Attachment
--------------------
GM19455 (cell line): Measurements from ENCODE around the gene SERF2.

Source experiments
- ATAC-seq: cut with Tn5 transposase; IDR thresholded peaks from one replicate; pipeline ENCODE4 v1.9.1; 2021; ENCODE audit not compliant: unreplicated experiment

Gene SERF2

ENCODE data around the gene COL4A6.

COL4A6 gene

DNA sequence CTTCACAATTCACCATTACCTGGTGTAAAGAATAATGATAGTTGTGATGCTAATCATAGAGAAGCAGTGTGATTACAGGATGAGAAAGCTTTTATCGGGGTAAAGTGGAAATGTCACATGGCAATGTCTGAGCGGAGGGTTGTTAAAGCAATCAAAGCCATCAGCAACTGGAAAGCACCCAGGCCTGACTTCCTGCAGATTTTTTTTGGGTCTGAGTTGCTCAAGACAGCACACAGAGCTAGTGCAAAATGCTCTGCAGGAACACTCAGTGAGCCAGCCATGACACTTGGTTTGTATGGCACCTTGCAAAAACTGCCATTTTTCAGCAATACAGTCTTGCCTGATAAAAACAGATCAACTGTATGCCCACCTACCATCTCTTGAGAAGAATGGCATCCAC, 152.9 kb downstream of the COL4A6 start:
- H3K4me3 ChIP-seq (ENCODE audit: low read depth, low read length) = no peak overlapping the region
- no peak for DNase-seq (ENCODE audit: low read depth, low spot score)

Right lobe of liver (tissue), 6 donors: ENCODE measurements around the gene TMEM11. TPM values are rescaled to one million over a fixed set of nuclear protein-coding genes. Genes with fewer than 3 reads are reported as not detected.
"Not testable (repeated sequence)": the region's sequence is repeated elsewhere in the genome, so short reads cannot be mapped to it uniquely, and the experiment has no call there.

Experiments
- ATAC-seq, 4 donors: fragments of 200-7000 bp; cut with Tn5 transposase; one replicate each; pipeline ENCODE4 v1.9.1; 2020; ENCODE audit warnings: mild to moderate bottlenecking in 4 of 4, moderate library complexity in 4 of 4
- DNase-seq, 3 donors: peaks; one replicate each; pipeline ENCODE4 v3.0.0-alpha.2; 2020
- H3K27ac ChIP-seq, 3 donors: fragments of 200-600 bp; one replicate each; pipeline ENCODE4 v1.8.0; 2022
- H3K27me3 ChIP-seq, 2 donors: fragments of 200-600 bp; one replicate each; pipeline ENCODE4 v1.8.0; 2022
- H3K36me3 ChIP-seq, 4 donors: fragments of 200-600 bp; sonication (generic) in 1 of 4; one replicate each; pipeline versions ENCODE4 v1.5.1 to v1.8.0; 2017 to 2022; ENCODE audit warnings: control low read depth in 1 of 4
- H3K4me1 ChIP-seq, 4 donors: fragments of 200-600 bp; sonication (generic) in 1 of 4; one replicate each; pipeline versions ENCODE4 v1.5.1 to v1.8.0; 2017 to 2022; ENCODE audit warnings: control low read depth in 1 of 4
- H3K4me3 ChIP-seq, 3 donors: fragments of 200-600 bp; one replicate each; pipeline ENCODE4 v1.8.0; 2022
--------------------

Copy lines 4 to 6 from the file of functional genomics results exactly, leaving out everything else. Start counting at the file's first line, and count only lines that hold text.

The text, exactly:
Gene SERF2

ENCODE data around the gene COL4A6.

COL4A6 gene